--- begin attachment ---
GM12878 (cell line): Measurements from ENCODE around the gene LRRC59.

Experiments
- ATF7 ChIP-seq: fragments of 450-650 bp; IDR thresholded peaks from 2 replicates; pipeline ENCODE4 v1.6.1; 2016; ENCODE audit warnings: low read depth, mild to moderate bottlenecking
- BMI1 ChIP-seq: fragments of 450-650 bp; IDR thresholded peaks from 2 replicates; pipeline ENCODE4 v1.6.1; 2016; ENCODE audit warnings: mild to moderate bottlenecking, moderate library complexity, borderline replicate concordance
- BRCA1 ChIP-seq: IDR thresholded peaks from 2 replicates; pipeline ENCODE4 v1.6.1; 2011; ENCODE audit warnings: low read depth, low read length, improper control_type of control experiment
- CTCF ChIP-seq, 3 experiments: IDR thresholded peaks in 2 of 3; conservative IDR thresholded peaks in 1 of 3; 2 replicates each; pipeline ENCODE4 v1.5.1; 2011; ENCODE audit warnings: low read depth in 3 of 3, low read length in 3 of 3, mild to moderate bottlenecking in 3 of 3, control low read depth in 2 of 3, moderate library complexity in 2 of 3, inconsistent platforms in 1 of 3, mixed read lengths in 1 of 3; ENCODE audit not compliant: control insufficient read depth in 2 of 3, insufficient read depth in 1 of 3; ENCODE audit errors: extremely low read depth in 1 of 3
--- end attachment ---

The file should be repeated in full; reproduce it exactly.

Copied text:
GM12878 (cell line): Measurements from ENCODE around the gene LRRC59.

Experiments
- ATF7 ChIP-seq: fragments of 450-650 bp; IDR thresholded peaks from 2 replicates; pipeline ENCODE4 v1.6.1; 2016; ENCODE audit warnings: low read depth, mild to moderate bottlenecking
- BMI1 ChIP-seq: fragments of 450-650 bp; IDR thresholded peaks from 2 replicates; pipeline ENCODE4 v1.6.1; 2016; ENCODE audit warnings: mild to moderate bottlenecking, moderate library complexity, borderline replicate concordance
- BRCA1 ChIP-seq: IDR thresholded peaks from 2 replicates; pipeline ENCODE4 v1.6.1; 2011; ENCODE audit warnings: low read depth, low read length, improper control_type of control experiment
- CTCF ChIP-seq, 3 experiments: IDR thresholded peaks in 2 of 3; conservative IDR thresholded peaks in 1 of 3; 2 replicates each; pipeline ENCODE4 v1.5.1; 2011; ENCODE audit warnings: low read depth in 3 of 3, low read length in 3 of 3, mild to moderate bottlenecking in 3 of 3, control low read depth in 2 of 3, moderate library complexity in 2 of 3, inconsistent platforms in 1 of 3, mixed read lengths in 1 of 3; ENCODE audit not compliant: control insufficient read depth in 2 of 3, insufficient read depth in 1 of 3; ENCODE audit errors: extremely low read depth in 1 of 3